Tango Argentino > Videos > Butt wiggling and flashy footwork are not tango

Discussion in 'Videos' started by jantango, Feb 21, 2013.

  1. Bailamosdance

    Bailamosdance Well-Known Member

    I disagree. Can you explain why you think this?


    THIS I agree with. The fantasy of a misogynistic world, the fantasy of 'there are no steps and I never do or learn patterns', the fantasy of a dance that somehow is a lifestyle choice..
     
  2. LKSO

    LKSO Active Member

    Have you ever attended a ballet class? Sometimes, there is an accompanist playing music in strict time; a glorified metronome. Dancers are doing exercises to this metronome, dulling their sense of hearing. At competitions, you see that these dancers have trained very, very hard. They have great technique and form, but these alone are just movements. Dancing requires being with the music, something very few are good at. These few become the principle dancers of major dance companies. The rest audition for So You Think You Can Dance? E.g.
     
  3. bordertangoman

    bordertangoman Well-Known Member


    i'm not clear who or what statement you are disagreeing with..

    (so to be on the safe side I'll take an opposing view to yours ;) )
     
  4. Bailamosdance

    Bailamosdance Well-Known Member

    LKSO said:
    This is what classical training emphasizes: great technique and form while neglecting what really matters.​
    I disagree. Can you explain why you think this?
     
    Last edited by a moderator: Jan 22, 2017
  5. bordertangoman

    bordertangoman Well-Known Member


    thanks for that clarification..
     
    Last edited by a moderator: Jan 22, 2017
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  6. Yogur griego

    Yogur griego Member

    I'd say that technique and posture are something most general tango dancers have a lack of. I have always forced myself to focus on these things, because they haven't come so naturally but through hard work and concentration. Musicality and emotion are aspects I just grew into because of my affinity with these things. I can't express in just a few words on a forum how much frustration I had to go through when it comes to the technical aspects, but perseverance is required to really learn how to be elegant, walk beautifully, have technical details in mind, playing the masculine role in the dance well (I don't mean acting, but more the necessary upright, determined kind of macho posture), etc.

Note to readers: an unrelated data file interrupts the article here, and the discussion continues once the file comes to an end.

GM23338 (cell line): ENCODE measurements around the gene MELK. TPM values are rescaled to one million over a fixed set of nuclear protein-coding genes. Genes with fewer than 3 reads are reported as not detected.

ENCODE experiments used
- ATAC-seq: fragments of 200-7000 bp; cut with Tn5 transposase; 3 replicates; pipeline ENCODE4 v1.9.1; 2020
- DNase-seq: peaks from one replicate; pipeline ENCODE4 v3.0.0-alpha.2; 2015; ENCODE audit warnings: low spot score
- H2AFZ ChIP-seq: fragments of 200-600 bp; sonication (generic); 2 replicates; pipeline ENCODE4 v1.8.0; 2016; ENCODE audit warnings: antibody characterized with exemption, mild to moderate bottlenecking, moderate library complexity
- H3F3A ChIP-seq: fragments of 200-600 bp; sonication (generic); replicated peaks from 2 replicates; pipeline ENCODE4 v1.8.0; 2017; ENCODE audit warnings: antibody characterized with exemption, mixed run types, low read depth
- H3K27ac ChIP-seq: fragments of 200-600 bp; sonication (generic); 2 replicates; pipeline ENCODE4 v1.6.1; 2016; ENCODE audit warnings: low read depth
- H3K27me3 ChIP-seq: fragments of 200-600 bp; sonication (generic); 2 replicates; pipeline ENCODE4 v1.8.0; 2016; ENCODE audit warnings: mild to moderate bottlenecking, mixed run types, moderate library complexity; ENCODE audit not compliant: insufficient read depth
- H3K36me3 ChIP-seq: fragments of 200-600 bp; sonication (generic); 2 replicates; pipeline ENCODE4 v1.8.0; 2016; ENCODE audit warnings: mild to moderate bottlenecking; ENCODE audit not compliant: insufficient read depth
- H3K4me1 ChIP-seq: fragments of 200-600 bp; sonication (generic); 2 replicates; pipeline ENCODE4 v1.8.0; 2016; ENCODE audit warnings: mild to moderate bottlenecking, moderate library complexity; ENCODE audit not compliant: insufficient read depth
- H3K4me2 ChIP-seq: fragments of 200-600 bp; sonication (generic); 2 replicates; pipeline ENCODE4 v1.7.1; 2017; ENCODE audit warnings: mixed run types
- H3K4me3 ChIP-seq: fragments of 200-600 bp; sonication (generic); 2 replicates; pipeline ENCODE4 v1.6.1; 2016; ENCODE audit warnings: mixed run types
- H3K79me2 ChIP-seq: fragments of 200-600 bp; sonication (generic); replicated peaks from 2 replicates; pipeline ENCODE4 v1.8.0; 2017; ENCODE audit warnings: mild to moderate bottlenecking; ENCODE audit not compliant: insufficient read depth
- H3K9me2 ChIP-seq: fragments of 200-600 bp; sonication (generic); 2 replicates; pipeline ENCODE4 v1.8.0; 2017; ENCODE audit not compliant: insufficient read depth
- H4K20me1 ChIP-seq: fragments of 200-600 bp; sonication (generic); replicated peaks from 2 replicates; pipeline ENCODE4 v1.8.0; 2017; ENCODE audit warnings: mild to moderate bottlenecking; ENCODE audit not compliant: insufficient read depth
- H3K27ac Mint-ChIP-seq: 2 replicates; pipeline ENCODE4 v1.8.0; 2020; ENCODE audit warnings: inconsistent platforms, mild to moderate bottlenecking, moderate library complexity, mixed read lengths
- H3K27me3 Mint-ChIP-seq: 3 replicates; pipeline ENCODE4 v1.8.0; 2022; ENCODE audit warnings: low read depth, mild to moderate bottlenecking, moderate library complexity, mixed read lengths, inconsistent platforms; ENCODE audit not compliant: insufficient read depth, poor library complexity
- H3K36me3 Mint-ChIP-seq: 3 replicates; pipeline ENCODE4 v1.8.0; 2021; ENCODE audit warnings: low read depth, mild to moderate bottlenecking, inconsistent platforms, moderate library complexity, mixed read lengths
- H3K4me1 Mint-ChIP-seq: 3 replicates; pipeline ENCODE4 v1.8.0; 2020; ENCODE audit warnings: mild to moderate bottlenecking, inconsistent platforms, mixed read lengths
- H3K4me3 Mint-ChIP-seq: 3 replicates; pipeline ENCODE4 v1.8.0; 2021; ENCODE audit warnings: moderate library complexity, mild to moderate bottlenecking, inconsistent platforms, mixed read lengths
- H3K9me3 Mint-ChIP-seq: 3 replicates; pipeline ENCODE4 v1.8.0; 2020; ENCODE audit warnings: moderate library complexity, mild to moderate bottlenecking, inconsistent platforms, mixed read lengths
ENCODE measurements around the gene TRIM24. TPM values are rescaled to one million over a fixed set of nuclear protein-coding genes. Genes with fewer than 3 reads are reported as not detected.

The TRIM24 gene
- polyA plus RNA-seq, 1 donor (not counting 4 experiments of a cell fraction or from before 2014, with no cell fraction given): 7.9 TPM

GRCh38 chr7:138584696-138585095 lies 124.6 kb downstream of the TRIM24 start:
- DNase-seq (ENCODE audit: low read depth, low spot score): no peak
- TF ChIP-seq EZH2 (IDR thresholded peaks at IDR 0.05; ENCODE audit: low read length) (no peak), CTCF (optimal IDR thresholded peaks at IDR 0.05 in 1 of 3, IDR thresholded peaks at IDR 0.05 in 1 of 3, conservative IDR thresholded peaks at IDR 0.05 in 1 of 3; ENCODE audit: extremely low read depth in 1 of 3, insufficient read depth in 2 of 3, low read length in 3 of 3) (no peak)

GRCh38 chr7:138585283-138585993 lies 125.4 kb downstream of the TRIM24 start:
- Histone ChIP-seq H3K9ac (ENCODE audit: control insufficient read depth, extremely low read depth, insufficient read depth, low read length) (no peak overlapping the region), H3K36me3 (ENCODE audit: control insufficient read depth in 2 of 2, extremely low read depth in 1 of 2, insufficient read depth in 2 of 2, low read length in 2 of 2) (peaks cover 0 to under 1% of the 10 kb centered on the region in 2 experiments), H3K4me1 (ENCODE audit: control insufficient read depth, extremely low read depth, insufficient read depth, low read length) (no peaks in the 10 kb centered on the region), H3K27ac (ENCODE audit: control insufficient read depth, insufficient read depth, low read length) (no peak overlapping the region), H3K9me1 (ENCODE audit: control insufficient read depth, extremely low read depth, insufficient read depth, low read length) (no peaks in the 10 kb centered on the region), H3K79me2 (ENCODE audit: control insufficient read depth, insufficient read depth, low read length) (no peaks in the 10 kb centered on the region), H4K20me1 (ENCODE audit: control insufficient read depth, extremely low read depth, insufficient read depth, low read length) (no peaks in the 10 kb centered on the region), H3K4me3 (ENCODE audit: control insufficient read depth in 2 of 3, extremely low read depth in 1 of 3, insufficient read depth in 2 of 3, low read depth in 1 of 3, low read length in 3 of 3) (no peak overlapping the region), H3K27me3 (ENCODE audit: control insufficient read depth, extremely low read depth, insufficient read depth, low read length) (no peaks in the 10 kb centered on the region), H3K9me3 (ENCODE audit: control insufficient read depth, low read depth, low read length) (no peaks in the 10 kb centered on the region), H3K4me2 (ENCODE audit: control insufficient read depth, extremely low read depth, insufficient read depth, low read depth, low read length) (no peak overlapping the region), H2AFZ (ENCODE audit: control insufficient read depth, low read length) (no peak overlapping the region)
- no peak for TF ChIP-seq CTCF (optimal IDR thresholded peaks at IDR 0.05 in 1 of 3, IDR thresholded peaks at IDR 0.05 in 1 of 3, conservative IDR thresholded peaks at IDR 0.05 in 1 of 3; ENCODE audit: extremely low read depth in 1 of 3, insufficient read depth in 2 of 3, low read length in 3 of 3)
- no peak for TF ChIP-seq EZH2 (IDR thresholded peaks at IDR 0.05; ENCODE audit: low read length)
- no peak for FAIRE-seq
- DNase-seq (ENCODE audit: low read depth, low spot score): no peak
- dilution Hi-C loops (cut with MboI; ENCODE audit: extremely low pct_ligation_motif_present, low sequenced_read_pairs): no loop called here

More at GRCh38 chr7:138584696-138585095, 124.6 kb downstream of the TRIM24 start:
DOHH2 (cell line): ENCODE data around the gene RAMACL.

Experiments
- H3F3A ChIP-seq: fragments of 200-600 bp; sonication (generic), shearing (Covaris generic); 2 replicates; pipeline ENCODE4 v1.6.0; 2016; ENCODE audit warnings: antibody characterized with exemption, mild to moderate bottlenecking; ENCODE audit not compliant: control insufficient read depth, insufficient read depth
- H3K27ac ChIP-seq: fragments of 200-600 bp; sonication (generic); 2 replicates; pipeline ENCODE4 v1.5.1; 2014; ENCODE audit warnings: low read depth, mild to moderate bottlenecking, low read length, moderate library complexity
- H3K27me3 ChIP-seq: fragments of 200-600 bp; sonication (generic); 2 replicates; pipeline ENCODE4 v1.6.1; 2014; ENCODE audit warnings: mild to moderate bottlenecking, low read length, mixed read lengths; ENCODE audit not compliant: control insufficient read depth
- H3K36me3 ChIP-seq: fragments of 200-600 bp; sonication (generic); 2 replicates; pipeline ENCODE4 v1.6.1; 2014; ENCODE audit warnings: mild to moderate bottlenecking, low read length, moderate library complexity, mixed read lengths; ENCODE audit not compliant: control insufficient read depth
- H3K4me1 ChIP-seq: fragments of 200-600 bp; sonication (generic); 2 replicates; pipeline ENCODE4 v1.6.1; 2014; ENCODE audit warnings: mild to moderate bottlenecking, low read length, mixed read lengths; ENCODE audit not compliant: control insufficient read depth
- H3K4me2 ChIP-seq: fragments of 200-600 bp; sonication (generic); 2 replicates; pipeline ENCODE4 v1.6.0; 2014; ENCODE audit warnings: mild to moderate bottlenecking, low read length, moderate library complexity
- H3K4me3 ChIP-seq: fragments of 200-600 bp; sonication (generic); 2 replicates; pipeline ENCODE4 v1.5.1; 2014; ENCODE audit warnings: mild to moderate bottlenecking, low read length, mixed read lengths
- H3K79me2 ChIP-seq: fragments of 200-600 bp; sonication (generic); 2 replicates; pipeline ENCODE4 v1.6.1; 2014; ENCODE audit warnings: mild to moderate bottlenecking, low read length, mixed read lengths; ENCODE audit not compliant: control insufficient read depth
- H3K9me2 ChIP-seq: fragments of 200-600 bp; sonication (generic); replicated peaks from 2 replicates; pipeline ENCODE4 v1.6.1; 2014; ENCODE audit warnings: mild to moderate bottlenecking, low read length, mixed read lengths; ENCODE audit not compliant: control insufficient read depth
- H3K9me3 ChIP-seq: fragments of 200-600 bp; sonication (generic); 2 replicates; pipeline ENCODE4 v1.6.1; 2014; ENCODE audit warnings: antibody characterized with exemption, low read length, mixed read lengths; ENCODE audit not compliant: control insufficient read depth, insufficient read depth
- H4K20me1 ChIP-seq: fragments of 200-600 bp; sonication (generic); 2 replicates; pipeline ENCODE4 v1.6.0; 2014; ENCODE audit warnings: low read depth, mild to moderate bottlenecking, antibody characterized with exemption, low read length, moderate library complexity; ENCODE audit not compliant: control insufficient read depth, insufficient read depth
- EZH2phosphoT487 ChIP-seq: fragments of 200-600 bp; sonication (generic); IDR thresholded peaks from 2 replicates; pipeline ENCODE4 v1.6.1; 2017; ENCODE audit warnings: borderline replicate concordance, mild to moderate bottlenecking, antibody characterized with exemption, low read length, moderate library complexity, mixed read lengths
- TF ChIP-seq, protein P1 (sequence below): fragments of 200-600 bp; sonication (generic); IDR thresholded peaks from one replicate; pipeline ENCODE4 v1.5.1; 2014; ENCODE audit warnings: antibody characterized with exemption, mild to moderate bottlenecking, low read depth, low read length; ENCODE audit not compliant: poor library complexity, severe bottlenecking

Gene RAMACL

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  7. Steve Pastor

    Steve Pastor Moderator Staff Member

    I note in another thread that JohnEm is back in Buenos Aires. Jantango moved there permanently, as have others. For most of us it's a fantasy, but for some, it IS a life style.

    I was very disappointed when I saw "Movin' Out," a musical set to the music of Billy Joel with Choreography by Twyla Tharp. I really didn't see the music, while I DID see lots of sophisticated movement.

    That said, the one tango show I saw (Tango X?) with dancers and musicians from Argentina (whre else?) had both technique and great connection to the music.

    I get what LKSO is writing about, because most of the dance teachers I know don't seem aware of the music. Of course non of them have any formal training that I know of, but the ones that DO teach to the music are, for the most part, musicians. Hmmm...
     
  8. jantango

    jantango Active Member

    The eight-step basic doesn't exist in the milongas of BsAs, only in classes where step memorization is required and improvisation in the moment is never mentioned. It doesn't work on a crowded floor, but then the tango performers who teach it never attend milongas to know better.

    Someone dancing the 8-step basic probably just arrived in BsAs for their first visit, believing they were ready to dance at a milonga.